It’s been a long, hard winter here in western Montana, what with blizzards, sub-zero temperatures and lots of snow. As spring slowly emerges, it’s time to celebrate all things green. Let’s celebrate April – it’s World Landscape Architecture Month.
Landscape architecture is much more than “landscaping.” Landscape architects are the highly trained design professionals who prepare the designs for a wide spectrum of the “landscapes” that surround us.
Our profession may be small, but we’ve had a profound impact on the landscape of the northern Rockies. Consider this passage from the book “Going-to-the-Sun Road – Glacier National Park’s Highway to the Sky,” by Carol Guthrie (2006 - Far Country Press, Helena): “The fate of the Trans-mountain Highway was decided on a mountaintop in 1924, when Thomas Vint, a wet-behind-the-ears landscape architect, bravely stepped forward to oppose veteran road-building engineer George E. Goodwin’s plan to build a road that rose to the summit of Logan Pass ... in a series of 15 switchbacks. Vint said it would 'look like miners had been there.' He then turned to Stephen Mather, the director of the National Park Service, and proposed a longer road that rose along the face of the Garden Wall in a single switchback. This moment was the beginning of the Going-to-the-Sun Road as we know it today.”
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Landscape architects combine nature, culture, art and technology in the planning and design of the physical landscape to meet people’s needs while promoting stewardship of the natural environment. In Montana landscape design, professionals work for a variety of agencies and private design firms in the planning and design of a wide variety of projects involving Montana's precious land (and water) resources.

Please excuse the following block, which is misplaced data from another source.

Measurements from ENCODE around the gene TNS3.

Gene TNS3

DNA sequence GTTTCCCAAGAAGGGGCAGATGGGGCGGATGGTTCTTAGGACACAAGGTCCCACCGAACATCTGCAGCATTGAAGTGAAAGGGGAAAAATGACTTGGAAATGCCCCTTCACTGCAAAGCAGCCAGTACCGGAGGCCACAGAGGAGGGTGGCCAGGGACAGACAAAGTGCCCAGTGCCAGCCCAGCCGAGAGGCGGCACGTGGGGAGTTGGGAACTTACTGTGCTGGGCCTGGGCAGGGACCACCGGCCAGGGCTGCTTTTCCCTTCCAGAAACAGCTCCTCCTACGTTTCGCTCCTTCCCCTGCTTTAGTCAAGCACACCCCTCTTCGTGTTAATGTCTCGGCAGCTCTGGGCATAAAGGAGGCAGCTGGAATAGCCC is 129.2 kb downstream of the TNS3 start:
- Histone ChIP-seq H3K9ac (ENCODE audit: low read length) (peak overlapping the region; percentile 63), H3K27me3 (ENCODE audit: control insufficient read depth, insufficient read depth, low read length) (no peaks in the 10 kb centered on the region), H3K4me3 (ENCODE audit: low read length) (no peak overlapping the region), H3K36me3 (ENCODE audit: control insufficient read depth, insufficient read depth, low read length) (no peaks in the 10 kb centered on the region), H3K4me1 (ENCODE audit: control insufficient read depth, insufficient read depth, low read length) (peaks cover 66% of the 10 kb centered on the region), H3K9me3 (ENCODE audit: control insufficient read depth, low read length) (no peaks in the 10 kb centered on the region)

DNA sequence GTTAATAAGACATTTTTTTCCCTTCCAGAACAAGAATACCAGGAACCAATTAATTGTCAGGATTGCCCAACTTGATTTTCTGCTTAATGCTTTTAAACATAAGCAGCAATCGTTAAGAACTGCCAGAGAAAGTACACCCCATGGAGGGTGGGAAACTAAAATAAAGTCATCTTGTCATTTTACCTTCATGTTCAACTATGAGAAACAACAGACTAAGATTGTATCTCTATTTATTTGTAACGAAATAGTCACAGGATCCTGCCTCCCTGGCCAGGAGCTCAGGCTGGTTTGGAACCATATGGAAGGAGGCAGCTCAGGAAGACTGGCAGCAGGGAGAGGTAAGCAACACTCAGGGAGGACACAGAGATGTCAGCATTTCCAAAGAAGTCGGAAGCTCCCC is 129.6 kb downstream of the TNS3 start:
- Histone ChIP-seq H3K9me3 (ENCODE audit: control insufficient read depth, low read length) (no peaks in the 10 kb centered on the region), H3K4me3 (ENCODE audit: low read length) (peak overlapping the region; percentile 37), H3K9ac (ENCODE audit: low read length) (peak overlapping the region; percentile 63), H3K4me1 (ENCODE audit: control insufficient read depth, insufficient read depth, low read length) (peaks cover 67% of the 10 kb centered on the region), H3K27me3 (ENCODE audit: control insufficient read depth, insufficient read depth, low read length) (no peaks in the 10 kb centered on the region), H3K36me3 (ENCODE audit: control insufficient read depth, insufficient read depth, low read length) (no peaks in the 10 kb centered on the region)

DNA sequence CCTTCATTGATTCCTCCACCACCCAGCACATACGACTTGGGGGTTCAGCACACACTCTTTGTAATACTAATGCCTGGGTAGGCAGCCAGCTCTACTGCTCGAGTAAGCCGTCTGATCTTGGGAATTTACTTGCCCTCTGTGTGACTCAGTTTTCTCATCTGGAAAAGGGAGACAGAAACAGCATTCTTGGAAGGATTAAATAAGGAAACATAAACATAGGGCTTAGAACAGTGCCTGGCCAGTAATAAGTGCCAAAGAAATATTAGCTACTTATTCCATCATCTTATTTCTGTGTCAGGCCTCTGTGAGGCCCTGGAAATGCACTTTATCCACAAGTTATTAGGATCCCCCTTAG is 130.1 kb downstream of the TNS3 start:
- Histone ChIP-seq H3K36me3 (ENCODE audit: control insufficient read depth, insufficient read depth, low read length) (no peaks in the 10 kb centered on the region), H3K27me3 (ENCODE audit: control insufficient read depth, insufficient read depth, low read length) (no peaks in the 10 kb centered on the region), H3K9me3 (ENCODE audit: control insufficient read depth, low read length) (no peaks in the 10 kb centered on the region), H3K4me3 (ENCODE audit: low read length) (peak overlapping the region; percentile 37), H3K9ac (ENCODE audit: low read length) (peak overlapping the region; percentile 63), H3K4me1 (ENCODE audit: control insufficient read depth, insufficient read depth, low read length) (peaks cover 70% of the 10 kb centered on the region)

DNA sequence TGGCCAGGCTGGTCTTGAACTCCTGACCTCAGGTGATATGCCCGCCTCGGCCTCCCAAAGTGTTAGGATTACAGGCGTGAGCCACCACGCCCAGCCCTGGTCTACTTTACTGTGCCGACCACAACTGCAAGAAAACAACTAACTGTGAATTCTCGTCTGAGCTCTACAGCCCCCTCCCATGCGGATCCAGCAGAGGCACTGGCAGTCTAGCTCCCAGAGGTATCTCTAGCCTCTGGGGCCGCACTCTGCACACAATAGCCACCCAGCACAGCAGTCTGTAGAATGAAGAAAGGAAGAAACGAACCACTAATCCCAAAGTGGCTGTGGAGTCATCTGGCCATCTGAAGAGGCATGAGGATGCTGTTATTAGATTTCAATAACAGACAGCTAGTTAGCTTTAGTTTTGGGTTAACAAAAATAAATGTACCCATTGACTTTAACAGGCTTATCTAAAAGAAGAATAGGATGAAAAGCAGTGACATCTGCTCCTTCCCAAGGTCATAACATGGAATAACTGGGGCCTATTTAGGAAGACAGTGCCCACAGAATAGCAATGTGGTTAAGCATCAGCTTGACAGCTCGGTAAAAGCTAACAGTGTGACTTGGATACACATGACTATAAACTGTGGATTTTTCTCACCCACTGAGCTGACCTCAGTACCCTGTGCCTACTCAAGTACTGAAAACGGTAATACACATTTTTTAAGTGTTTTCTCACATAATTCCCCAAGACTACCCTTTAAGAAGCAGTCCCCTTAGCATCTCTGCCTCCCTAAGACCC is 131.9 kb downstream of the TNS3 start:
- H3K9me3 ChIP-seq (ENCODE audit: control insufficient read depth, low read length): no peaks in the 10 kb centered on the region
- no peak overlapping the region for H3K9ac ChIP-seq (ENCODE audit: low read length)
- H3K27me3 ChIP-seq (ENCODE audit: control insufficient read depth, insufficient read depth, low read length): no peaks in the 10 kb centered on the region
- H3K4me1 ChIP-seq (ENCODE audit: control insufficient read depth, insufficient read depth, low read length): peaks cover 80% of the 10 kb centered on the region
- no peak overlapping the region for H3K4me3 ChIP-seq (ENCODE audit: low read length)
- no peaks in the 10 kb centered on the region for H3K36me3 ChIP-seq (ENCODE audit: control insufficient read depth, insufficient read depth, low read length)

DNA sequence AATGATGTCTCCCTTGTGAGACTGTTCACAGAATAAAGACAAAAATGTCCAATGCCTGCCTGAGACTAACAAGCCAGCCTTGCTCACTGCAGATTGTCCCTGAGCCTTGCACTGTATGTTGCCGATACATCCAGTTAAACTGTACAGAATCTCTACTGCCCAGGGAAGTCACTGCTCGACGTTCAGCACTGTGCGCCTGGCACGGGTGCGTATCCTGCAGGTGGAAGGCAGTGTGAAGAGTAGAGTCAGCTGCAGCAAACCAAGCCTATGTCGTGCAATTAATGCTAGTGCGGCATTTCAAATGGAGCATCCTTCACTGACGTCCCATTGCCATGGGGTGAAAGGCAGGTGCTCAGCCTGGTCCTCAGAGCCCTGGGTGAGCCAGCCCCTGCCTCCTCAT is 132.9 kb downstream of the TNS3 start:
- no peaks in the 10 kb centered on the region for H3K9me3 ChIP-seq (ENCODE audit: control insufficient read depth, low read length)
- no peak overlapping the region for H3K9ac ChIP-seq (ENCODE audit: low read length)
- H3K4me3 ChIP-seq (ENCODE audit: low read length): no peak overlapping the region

Landscape design professionals are the original environmental planners; we’ve been “green” for over 150 years. Frederick Law Olmsted, the designer of New York’s Central Park, founded the profession in the mid-19th century. We have the education and background to understand and evaluate the total landscape resource that is the basis for all development projects. By getting involved early in the process, the landscape architect provides the site planning and design expertise before any buildings or roads are designed or built. Then, we work with the engineer and/or architect to design a complete project that is attractive, functional, cost effective and a source of pride to all concerned.
Landscape architects are licensed in all 50 states. Most practitioners receive either a master’s or bachelor’s degree in landscape architecture from one of 95 accredited college programs before serving an internship, which then leads to an exam and licensure. The nearest accredited programs are in Idaho, Washington, Utah, Oregon and North Dakota. Landscape design is offered as an option in horticulture at Montana State University, Bozeman. Efforts are currently underway to build on this option and establish a fully accredited program at MSU.
Some representative projects by landscape architects and designers in western Montana include:
- Art Park, Missoula Art Museum, landscape design and construction documents
- Missoula College, landscape design and construction documents
- Fort Missoula Regional Park, master planning, design and construction documents
- Missoula Development Park, master planning and landscape design
- Milltown State Park, landscape design
- Missoula Bicycle Commuter Network; Bitterroot Branch and Milwaukee Road Bike/Pedestrian Trails; planning, design, construction documents
- Silver Park Plan, Old Sawmill District, Missoula
- U.S. 93, Evaro to Polson, landscape planning and design (landscape architects were required for each section)
- Milltown Park recreation planning, public workshops
- Blue Bay Shoreline Park, Flathead Lake, master planning and design
Kent Watson of Missoula is a Fellow of the American Society of Landscape Architects and principal of Kent Watson & Associates Landscape Architecture.